I think Goldman Sachs increasing its leverage reeks of arrogance and will probably end poorly for them given the lack of confidence and volatility in the market place. They do have more freedom to increase their leverage compared to their competitors, since Goldman can still borrow at a 10 year duration at 2.41% over 10 year treasuries versus 3.02% over treasuries for Lehman (LEH). Yet, just because they have the freedom to do it does not mean it is a good choice. In fact I think they will regret it but I have to grant that recently their contrarian stances have paid off. On this move, however, their luck may run out.

Yet, back to the strong link between liquidity and leverage when financing an investment bank’s balance sheet. Clearly regulators and to some extent ratings agencies will put pressure on banks to lower their leverage. There are multiple ways for an investment bank to finance and most use a combination of long-term debt, short-term commercial paper, and repurchase agreements to finance their liabilities and lever up on the equity they have. The better the bank is as a credit risk the more opportunity they will have to get longer term capital by issuing long-term bonds (like 10 years) or issuing short-term commercial paper. The third kind of financing, repurchase agreements or repos (also remember the opposite reverse repos), is where Bear Stearns got crushed.

In the case where no one will buy new issuance of commercial paper or more new issuance of long-term debt or the yield demanded just makes such paper too expensive for a bank to make the interest payments a bank must rely more and more on repos to finance their liabilities and leverage. Goldman tends to borrow more short-term CP and long-term debt and not rely as heavily on overnight or short-term repos. "Goldman is still AA rated and has a good image in the marketplace as shrewd risk takers, so the spreads they’re paying for 10-year money are a lot less than everybody else’s,” said CreditSights’ Hendler. Goldman only finances 14.8% of its balance sheet with repos while Lehman finances about 27.2% of its balance sheet with repos.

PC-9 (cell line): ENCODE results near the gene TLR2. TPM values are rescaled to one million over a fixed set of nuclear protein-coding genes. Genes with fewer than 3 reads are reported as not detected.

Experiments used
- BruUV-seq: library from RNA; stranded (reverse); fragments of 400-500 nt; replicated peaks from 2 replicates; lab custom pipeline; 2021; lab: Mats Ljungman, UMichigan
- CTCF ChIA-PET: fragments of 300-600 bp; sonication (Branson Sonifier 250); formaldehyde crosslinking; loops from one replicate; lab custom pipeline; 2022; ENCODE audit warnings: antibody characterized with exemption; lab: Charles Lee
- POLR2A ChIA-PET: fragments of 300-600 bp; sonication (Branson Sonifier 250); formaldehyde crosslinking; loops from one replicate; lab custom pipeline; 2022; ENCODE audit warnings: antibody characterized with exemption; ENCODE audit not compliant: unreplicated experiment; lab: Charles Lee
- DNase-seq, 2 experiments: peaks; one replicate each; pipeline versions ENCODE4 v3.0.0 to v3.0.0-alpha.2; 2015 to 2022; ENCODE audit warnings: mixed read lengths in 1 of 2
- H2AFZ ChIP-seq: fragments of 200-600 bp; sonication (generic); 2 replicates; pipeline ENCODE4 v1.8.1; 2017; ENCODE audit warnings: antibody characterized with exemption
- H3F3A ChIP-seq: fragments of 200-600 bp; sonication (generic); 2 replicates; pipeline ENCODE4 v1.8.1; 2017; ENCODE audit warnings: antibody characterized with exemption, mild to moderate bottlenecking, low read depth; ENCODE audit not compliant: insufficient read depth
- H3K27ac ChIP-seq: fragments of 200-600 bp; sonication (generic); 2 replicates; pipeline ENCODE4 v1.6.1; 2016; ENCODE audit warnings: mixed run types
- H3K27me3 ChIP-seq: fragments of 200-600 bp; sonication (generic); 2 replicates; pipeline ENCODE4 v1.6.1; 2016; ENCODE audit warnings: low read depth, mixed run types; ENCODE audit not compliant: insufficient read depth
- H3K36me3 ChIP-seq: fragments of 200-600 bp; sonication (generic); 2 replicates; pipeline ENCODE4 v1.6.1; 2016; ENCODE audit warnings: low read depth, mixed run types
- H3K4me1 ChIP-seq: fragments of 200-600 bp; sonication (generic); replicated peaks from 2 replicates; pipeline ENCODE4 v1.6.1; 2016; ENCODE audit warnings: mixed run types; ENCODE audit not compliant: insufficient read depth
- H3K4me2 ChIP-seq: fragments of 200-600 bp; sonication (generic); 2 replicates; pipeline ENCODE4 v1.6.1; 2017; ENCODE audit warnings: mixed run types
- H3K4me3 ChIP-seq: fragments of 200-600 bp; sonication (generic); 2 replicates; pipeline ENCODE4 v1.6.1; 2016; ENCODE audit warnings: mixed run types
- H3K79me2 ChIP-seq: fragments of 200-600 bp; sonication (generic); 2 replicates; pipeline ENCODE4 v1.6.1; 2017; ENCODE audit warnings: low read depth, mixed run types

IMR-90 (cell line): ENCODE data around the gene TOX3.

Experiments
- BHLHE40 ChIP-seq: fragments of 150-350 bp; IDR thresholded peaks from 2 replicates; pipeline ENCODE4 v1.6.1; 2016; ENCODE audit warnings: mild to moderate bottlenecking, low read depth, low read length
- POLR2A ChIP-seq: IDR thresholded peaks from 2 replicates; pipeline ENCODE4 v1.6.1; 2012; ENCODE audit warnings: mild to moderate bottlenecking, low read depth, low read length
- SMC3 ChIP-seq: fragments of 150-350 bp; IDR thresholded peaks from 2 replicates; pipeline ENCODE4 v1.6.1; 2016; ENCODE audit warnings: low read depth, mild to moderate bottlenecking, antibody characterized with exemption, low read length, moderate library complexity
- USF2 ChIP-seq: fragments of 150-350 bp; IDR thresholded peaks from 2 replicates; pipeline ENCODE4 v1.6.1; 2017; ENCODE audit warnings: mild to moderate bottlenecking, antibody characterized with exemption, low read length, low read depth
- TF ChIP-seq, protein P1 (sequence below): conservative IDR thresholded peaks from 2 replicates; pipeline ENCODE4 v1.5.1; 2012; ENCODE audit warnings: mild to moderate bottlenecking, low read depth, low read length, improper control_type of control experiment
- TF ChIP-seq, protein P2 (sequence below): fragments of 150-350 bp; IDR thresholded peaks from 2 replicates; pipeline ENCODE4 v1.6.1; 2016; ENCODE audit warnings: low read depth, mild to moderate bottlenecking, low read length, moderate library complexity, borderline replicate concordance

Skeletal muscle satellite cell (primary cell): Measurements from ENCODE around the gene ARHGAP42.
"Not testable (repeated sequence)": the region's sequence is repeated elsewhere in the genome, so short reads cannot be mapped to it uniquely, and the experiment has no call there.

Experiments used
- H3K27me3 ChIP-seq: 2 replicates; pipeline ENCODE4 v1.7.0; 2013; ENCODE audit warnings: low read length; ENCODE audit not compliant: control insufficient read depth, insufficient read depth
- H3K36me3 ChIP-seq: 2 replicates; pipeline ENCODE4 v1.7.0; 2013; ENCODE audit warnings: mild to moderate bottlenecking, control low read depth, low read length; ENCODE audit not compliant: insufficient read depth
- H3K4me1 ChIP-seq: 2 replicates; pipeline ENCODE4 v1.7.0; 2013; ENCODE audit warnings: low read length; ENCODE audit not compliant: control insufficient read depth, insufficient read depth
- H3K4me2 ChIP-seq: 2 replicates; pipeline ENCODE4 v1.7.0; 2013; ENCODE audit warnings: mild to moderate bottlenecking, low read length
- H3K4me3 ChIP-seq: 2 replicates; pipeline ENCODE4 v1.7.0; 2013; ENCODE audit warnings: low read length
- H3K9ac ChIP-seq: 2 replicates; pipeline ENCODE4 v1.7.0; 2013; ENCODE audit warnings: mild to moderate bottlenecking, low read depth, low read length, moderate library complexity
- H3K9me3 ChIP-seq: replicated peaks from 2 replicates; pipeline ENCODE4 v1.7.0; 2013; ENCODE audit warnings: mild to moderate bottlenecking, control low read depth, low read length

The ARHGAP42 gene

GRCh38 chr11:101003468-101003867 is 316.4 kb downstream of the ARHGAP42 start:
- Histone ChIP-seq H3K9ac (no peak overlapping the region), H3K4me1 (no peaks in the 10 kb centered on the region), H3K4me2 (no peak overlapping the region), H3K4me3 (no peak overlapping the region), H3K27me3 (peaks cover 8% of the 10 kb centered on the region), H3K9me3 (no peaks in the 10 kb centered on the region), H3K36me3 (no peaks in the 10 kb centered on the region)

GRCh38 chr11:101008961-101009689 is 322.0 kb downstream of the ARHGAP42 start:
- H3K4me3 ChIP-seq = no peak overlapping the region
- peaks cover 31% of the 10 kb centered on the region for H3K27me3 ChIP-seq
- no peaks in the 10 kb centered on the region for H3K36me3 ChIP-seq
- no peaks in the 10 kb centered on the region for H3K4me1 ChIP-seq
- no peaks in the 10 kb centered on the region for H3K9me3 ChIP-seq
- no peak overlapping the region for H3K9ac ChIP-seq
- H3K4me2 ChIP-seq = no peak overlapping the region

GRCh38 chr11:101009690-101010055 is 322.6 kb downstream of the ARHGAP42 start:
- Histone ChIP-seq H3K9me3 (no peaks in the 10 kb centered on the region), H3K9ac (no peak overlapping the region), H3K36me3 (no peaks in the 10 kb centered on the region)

For comparison, Bear Stearns used repos for 26.2% of its borrowing at the end of 2007. The problem with the repo market is that you must rely on other broker dealers or other counterparties to trade with you. When Bear could not tap the commercial paper or long-term debt markets, could not get an equity infusion, and its counterparties stopped doing repos with them they were inches from becoming insolvent. Combine that with all the prime brokers saying at once that they would not disintermediate trades done with Bear Stearns for derivative contracts like CDS.

Now how much money you can borrow against your cash bond collateral in the repo market is directly proportional to the quality of the bond collateral you hold. So in Bear Stearns' case the CDO and MBS collateral they were trying to borrow against would not fetch as much money on loan as if they held government treasuries. So banks that have AAA rated non-mortgage debt of long and short term maturities can actually get more leverage cheaper in the repo market using such debt as collateral in the repurchase agreement. So in this case the better your assets they more you can lever up and the more liquid your collateral/financing.